Auckland Council adopted its final Future Development Strategy (FDS) at the start of November, with the high-level plan designed to guide growth in the region to ensure homes, jobs, and infrastructure are built in the right places, at the right time.
With Auckland expected to grow by half a million more residents by 2053, the FDS is the council’s high-level vision and will prioritise infrastructure spending in areas where growth is already happening, so the greatest number of people can benefit from investment.
It is also understood Council is reviewing all Future Urban-designated land across Auckland, and looking closely at the future provision of industrial land to meet demand.
This gives upside to a property in Whenuapai that has come to the market for the first time in 44 years, and is well-positioned to provide much-needed industrial capacity for West Auckland.
The 40,974sqm property at 5 Spedding Road, Whenuapai is centrally-located within Auckland’s next big industrial precinct, and is just two properties away from the live-zoned Spedding Business Park which is now being sold down.
The subject property is currently zoned Future Urban, with a proposed future zoning designation of Business-Light Industrial. It also has an existing Resource Consent for 20,000sqm (more or less) of yard space which could generate a passive income for an owner while waiting for a zoning change.
Council has brought forward the timing for rezoning to industrial in this area by 10-years, and has signalled a new indicative timeframe of 2025-plus, as per the FDS, according to agents marketing the Spedding Road land.
The altered timeline would enable proactive industrial developers to get a foothold in an area that is undergoing substantial investment and infrastructural work, getting ahead of the growth curve by purchasing the block now.
Wesley Gerber, Matt Clifford, and Beterly Pan of Bayleys Northwest are selling the land by deadline private treaty closing 4pm, Wednesday 6th December, unless sold prior.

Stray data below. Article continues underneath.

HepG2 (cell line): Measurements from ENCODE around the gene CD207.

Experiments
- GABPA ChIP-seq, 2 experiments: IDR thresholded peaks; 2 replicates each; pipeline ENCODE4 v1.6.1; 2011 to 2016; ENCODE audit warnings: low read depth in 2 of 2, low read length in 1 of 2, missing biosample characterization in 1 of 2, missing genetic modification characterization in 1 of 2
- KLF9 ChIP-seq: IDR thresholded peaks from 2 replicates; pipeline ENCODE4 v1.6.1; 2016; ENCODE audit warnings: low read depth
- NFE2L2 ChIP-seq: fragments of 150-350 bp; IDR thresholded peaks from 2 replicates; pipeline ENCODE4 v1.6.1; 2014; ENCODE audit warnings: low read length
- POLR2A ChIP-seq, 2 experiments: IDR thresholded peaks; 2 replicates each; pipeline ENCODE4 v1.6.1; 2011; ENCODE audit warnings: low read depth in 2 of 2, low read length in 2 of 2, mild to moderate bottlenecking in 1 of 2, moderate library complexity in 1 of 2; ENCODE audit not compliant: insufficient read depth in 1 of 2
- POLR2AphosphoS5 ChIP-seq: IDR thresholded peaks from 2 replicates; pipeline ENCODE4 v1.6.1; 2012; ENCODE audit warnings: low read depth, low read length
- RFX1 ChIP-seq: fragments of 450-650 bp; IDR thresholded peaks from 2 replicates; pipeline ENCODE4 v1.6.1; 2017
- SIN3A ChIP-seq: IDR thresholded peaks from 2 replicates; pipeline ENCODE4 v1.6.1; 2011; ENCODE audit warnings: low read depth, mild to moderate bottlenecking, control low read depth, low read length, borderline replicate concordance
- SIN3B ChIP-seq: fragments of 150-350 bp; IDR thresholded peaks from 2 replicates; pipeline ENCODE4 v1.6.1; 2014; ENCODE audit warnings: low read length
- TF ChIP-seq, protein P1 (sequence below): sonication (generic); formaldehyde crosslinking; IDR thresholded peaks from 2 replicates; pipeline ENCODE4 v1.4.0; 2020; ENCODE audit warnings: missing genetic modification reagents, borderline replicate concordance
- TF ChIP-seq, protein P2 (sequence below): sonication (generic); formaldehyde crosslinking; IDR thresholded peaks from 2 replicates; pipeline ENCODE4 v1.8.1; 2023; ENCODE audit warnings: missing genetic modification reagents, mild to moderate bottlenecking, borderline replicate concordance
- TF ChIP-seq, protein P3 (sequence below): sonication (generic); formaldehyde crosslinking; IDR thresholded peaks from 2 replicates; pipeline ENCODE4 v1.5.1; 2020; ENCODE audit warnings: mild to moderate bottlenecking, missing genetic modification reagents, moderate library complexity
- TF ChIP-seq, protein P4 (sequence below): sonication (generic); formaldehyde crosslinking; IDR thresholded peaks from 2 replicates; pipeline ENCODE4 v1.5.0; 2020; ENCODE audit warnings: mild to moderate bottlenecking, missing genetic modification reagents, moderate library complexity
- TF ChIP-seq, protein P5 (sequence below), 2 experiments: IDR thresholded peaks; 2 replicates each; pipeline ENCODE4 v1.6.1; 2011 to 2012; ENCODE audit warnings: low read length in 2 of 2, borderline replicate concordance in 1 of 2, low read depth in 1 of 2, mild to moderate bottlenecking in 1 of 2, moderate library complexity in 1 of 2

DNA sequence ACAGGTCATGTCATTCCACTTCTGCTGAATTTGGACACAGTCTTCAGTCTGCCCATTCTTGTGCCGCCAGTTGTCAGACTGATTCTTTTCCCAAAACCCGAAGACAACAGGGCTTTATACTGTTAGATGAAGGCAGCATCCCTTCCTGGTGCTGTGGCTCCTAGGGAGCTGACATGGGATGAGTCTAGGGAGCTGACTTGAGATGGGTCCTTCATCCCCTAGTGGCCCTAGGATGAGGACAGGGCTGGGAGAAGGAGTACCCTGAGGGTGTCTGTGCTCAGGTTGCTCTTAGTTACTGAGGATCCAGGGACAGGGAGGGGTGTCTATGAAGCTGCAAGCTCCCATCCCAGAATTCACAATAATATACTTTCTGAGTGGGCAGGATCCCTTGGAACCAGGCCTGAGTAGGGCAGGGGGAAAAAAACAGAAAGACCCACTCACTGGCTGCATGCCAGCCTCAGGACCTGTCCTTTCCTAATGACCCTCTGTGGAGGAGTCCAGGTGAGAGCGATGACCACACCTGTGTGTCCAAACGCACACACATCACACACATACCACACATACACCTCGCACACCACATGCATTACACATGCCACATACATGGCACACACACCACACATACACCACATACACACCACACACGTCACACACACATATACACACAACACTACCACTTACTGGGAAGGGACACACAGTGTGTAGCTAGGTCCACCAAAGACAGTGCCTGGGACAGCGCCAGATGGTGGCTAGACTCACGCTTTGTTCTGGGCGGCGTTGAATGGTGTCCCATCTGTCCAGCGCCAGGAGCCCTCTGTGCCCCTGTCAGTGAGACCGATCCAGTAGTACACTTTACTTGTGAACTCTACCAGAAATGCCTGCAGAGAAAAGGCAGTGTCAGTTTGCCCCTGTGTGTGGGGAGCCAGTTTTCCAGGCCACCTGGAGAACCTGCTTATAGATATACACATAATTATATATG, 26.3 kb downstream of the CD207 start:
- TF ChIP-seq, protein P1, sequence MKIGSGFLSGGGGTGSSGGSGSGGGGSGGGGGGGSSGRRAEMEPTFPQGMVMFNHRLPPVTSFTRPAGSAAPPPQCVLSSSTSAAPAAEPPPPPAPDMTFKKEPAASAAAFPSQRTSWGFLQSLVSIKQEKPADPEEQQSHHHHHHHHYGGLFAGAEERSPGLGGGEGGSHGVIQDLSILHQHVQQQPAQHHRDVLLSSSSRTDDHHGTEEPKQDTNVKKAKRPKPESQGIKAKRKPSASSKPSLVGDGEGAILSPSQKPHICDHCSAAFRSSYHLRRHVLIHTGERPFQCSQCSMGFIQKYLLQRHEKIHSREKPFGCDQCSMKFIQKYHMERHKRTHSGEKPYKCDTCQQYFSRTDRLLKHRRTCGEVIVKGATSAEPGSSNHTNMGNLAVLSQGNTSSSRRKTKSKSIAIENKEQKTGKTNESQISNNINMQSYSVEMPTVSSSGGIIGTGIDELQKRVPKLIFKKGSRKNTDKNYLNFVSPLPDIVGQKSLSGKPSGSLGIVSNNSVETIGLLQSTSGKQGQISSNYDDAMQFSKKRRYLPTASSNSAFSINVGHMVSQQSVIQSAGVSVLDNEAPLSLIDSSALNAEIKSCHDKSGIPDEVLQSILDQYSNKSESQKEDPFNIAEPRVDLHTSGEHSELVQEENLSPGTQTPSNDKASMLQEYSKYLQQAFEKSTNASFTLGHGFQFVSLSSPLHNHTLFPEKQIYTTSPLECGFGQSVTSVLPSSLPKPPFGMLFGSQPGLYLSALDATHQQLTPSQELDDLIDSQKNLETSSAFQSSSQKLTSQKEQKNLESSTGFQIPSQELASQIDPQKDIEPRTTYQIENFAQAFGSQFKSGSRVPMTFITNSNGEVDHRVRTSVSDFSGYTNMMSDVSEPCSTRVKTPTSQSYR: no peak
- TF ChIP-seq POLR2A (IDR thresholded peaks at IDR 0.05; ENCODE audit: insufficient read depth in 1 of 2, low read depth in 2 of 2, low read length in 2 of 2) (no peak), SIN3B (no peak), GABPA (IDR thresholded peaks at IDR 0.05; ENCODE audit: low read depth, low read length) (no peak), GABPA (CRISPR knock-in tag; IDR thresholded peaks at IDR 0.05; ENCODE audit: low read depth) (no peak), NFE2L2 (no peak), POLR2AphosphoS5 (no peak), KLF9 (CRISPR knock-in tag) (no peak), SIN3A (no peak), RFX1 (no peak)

Gerber said the long-time owners of the property are retiring having been owner-occupiers on the site, and readily acknowledging they are not developers.
“The baton can be passed to an experienced developer who could acquire the property to leverage the infrastructural investment already underway for consented developments nearby.
“The resource-consented yard space has ability to generate annual income of around $500,000 while waiting for an uplift in the zoning, or alternatively, a new owner could initiate a private plan change to light industrial – as has been done elsewhere in the area – if wishing to expedite development.”
Yard space is in tight supply across the Auckland region and the Spedding Road site could suit occupiers in the west node needing to store construction materials or large vehicles, or those with equipment/vehicle hireage businesses.
“Being able to unlock around 20,000sqm of lettable yard space would be a game-changer, particularly given the development activity that is underway on the Spedding Road doorstep,” said Gerber.
“The ability to offset capital outlay while waiting for zoning upside seldom occurs, so that’s a huge tick for the subject property.”
Whenuapai is the only greenfield growth area that’s a direct expansion of Auckland’s metropolitan limits, and is located on the Western Ring Route, with access to State Highway 16, 18 and 1.
Spedding Road is planned to be re-developed from a predominately rural road to a main arterial road supporting the planned industrial-zoned land and improving connections to state highways.
The broader area is seeing significant residential development with the intention to deliver circa-20,000 homes over the next few decades.
“This really underpins the need for more industrial development to support these emerging communities,” said Gerber.
“Changes to the way we shop have had major flow-on effects to the distribution and logistics sectors and with all the residential growth in the vicinity, Spedding Road offers a logical base for forward-thinking businesses and to keep people employed locally for operational and sustainability efficiencies.”